The Chief Medical Officer has today published final guidance on alcohol and children following an extensive consultation.
Parents have backed the Chief Medical Officer's advice that children should avoid alcohol completely before the age of 15.
Following publication of draft guidance in January this year, parents were asked what they thought. Parents from across the country commented on the guidance, with the majority welcoming its focus on parental responsibility and the clear advice on the health effects and risks of children drinking alcohol.
The final five-point guidance published today advises:
1. An alcohol-free childhood is the healthiest and best option - if children drink alcohol, it shouldn't be before they reach 15 years old.
2. If young people aged 15-17 years old drink alcohol, it should always be with the guidance of a parent or carer or in a supervised environment.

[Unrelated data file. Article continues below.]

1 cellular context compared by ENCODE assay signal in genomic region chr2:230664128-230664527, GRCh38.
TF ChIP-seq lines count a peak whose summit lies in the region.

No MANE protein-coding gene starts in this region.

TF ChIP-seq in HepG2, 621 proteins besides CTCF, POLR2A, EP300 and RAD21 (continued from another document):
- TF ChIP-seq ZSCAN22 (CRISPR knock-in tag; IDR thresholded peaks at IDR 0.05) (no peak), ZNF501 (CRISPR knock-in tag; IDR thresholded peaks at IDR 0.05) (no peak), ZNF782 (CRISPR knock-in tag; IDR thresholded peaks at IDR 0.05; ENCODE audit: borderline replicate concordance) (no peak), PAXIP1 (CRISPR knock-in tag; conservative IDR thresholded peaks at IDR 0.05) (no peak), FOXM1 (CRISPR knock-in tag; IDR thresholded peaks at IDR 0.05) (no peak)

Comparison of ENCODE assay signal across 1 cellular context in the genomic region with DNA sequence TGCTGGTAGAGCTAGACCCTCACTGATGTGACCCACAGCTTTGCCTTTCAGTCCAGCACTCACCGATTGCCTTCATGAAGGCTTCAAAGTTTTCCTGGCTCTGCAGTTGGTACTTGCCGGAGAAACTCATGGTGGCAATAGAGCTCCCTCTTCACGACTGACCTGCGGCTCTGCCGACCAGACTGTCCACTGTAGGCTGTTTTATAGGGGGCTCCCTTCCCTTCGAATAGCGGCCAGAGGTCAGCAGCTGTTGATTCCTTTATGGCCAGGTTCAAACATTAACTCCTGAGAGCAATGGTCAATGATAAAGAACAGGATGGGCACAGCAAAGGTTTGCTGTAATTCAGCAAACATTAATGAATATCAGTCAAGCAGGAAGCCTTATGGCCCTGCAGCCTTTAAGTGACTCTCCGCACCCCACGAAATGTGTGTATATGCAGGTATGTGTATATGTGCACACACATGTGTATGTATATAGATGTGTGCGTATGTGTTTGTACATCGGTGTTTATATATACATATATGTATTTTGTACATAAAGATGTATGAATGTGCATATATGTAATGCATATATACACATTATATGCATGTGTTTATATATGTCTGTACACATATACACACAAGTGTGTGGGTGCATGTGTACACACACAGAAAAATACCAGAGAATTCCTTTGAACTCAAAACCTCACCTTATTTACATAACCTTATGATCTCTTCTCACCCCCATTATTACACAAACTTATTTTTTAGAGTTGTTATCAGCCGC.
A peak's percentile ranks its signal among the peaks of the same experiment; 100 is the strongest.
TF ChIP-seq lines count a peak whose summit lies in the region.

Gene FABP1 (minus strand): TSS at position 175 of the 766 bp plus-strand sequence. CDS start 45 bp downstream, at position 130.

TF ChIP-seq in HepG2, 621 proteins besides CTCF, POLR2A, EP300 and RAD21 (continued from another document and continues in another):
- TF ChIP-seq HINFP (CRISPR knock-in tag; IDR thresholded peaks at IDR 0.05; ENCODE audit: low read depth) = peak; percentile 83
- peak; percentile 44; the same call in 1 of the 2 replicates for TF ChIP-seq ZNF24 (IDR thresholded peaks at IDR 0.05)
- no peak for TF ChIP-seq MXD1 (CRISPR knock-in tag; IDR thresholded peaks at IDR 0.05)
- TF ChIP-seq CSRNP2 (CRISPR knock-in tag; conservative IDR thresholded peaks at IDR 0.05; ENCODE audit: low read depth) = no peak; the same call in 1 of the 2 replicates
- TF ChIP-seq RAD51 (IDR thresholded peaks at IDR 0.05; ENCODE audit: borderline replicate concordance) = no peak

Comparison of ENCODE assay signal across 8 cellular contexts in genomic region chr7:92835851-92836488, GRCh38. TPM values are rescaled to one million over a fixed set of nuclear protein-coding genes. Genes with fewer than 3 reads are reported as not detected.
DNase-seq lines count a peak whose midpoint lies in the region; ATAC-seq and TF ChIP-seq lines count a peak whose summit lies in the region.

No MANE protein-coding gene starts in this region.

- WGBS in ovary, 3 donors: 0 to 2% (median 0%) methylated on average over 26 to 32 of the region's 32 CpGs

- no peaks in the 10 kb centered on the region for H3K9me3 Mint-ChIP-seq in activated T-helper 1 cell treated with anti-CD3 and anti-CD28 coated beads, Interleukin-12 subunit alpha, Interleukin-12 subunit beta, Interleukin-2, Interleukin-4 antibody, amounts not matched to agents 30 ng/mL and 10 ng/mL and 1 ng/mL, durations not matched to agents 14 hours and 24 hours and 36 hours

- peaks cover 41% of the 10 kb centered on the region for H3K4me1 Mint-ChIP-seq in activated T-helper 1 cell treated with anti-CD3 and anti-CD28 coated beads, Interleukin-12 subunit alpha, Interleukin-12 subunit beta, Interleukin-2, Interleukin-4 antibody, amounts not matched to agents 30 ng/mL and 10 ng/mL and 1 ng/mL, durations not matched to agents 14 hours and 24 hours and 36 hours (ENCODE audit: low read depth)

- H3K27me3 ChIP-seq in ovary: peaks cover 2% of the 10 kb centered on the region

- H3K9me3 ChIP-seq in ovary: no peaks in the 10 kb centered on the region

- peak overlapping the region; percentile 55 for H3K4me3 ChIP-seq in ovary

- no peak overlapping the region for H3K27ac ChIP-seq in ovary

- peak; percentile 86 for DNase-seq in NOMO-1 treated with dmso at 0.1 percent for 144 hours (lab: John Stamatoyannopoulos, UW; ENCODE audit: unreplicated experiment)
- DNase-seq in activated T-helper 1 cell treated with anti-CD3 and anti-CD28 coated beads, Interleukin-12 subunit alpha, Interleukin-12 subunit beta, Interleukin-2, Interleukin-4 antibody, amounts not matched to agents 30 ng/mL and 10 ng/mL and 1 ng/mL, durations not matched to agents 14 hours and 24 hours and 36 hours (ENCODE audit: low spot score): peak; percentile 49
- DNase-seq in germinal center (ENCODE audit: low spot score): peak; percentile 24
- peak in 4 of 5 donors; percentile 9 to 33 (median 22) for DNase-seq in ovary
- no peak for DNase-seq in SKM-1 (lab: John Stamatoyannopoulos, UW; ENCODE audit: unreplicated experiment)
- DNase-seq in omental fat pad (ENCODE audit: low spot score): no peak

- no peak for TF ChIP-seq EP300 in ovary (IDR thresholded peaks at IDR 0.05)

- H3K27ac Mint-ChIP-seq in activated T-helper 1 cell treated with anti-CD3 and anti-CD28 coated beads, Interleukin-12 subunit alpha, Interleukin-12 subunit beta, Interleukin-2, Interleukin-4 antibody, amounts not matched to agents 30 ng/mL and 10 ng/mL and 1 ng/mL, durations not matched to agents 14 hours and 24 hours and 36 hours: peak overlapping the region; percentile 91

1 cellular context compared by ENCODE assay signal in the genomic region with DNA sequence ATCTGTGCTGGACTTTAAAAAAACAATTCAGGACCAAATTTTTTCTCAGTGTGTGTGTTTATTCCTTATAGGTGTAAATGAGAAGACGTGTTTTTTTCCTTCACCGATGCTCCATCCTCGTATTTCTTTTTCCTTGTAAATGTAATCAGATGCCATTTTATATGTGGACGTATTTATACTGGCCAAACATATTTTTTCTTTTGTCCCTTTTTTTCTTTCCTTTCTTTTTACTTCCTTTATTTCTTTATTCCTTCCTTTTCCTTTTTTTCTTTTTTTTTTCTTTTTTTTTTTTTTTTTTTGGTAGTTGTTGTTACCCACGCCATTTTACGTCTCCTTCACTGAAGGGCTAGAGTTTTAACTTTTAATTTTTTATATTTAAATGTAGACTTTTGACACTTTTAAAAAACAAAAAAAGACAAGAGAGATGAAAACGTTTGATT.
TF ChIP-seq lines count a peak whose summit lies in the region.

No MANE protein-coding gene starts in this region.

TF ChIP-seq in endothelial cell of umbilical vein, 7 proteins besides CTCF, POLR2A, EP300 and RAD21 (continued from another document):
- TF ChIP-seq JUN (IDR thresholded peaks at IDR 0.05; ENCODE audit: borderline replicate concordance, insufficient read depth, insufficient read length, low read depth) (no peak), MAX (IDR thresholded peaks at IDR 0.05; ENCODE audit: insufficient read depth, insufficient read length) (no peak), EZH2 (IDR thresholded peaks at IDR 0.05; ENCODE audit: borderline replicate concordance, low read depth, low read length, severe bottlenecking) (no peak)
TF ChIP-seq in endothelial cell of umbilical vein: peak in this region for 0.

3. Parents and young people should be aware that drinking, even at age 15 or older, can be hazardous to health and not drinking is the healthiest option for young people. If children aged 15-17 drink alcohol they should do so infrequently and certainly on no more than one day a week. They should never drink more than the adult daily limits recommended by the NHS.
4. The importance of parental influences on children's alcohol use should be communicated to parents, carers and professionals. Parents and carers need advice on how to respond to alcohol use and misuse by children.
5. Support services must be available for children and young people who have alcohol-related problems and their parents.
The final guidance is the first time advice on children and alcohol has been set out for parents and will be the basis of a new national campaign on alcohol and children to be launched by the Department for Children School's and Families in the new year. The campaign will provide support and advice to parents and young people on the effects and harms of alcohol.